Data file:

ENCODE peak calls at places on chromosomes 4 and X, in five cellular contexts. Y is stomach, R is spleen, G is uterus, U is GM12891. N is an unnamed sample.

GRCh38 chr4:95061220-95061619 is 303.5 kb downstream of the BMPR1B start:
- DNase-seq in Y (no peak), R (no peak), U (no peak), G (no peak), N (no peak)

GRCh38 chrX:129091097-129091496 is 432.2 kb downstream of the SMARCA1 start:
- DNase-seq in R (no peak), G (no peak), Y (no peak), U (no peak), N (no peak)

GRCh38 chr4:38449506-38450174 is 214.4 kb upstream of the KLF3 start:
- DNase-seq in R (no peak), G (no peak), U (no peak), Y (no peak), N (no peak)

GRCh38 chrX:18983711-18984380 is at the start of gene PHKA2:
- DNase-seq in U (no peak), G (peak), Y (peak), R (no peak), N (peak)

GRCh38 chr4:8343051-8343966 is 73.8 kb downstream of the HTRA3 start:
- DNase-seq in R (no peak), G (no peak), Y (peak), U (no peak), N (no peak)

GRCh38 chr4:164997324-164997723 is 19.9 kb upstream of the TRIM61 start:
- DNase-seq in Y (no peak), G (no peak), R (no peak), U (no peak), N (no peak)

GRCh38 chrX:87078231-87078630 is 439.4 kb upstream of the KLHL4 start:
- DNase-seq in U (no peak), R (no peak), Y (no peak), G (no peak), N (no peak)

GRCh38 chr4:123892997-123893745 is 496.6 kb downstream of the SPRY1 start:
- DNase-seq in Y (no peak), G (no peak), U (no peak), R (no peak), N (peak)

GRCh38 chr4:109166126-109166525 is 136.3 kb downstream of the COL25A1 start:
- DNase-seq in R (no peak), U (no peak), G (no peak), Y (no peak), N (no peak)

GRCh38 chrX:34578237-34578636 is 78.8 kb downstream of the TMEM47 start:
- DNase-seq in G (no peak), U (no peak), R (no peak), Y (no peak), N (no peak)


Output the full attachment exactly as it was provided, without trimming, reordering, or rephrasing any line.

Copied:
ENCODE peak calls at places on chromosomes 4 and X, in five cellular contexts. Y is stomach, R is spleen, G is uterus, U is GM12891. N is an unnamed sample.

GRCh38 chr4:95061220-95061619 is 303.5 kb downstream of the BMPR1B start:
- DNase-seq in Y (no peak), R (no peak), U (no peak), G (no peak), N (no peak)

GRCh38 chrX:129091097-129091496 is 432.2 kb downstream of the SMARCA1 start:
- DNase-seq in R (no peak), G (no peak), Y (no peak), U (no peak), N (no peak)

GRCh38 chr4:38449506-38450174 is 214.4 kb upstream of the KLF3 start:
- DNase-seq in R (no peak), G (no peak), U (no peak), Y (no peak), N (no peak)

GRCh38 chrX:18983711-18984380 is at the start of gene PHKA2:
- DNase-seq in U (no peak), G (peak), Y (peak), R (no peak), N (peak)

GRCh38 chr4:8343051-8343966 is 73.8 kb downstream of the HTRA3 start:
- DNase-seq in R (no peak), G (no peak), Y (peak), U (no peak), N (no peak)

GRCh38 chr4:164997324-164997723 is 19.9 kb upstream of the TRIM61 start:
- DNase-seq in Y (no peak), G (no peak), R (no peak), U (no peak), N (no peak)

GRCh38 chrX:87078231-87078630 is 439.4 kb upstream of the KLHL4 start:
- DNase-seq in U (no peak), R (no peak), Y (no peak), G (no peak), N (no peak)

GRCh38 chr4:123892997-123893745 is 496.6 kb downstream of the SPRY1 start:
- DNase-seq in Y (no peak), G (no peak), U (no peak), R (no peak), N (peak)

GRCh38 chr4:109166126-109166525 is 136.3 kb downstream of the COL25A1 start:
- DNase-seq in R (no peak), U (no peak), G (no peak), Y (no peak), N (no peak)

GRCh38 chrX:34578237-34578636 is 78.8 kb downstream of the TMEM47 start:
- DNase-seq in G (no peak), U (no peak), R (no peak), Y (no peak), N (no peak)